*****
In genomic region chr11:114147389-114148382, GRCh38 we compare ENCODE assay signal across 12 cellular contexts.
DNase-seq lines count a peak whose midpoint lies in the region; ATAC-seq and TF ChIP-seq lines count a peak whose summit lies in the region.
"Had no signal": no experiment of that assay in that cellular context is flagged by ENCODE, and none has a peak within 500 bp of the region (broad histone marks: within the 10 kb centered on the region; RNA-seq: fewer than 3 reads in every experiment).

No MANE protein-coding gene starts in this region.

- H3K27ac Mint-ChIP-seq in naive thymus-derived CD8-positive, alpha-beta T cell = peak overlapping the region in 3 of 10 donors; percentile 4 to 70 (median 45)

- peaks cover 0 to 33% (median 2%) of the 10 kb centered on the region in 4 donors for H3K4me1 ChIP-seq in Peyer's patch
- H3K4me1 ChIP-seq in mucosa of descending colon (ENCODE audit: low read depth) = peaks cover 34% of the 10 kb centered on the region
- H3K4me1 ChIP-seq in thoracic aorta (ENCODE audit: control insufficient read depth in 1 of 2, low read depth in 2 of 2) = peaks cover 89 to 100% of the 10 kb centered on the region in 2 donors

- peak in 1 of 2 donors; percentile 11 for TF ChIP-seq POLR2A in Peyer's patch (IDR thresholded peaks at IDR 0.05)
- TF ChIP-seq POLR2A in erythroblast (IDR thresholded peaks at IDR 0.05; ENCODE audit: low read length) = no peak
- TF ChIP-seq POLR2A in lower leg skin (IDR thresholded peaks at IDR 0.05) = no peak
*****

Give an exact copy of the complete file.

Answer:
In genomic region chr11:114147389-114148382, GRCh38 we compare ENCODE assay signal across 12 cellular contexts.
DNase-seq lines count a peak whose midpoint lies in the region; ATAC-seq and TF ChIP-seq lines count a peak whose summit lies in the region.
"Had no signal": no experiment of that assay in that cellular context is flagged by ENCODE, and none has a peak within 500 bp of the region (broad histone marks: within the 10 kb centered on the region; RNA-seq: fewer than 3 reads in every experiment).

No MANE protein-coding gene starts in this region.

- H3K27ac Mint-ChIP-seq in naive thymus-derived CD8-positive, alpha-beta T cell = peak overlapping the region in 3 of 10 donors; percentile 4 to 70 (median 45)

- peaks cover 0 to 33% (median 2%) of the 10 kb centered on the region in 4 donors for H3K4me1 ChIP-seq in Peyer's patch
- H3K4me1 ChIP-seq in mucosa of descending colon (ENCODE audit: low read depth) = peaks cover 34% of the 10 kb centered on the region
- H3K4me1 ChIP-seq in thoracic aorta (ENCODE audit: control insufficient read depth in 1 of 2, low read depth in 2 of 2) = peaks cover 89 to 100% of the 10 kb centered on the region in 2 donors

- peak in 1 of 2 donors; percentile 11 for TF ChIP-seq POLR2A in Peyer's patch (IDR thresholded peaks at IDR 0.05)
- TF ChIP-seq POLR2A in erythroblast (IDR thresholded peaks at IDR 0.05; ENCODE audit: low read length) = no peak
- TF ChIP-seq POLR2A in lower leg skin (IDR thresholded peaks at IDR 0.05) = no peak